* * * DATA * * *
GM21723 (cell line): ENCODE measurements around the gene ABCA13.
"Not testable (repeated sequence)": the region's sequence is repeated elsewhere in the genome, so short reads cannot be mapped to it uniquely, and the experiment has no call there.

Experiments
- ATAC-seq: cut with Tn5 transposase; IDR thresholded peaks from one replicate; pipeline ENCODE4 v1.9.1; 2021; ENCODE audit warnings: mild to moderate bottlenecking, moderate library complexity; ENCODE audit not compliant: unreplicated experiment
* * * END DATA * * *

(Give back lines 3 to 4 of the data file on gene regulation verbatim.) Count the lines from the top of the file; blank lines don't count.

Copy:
Experiments
- ATAC-seq: cut with Tn5 transposase; IDR thresholded peaks from one replicate; pipeline ENCODE4 v1.9.1; 2021; ENCODE audit warnings: mild to moderate bottlenecking, moderate library complexity; ENCODE audit not compliant: unreplicated experiment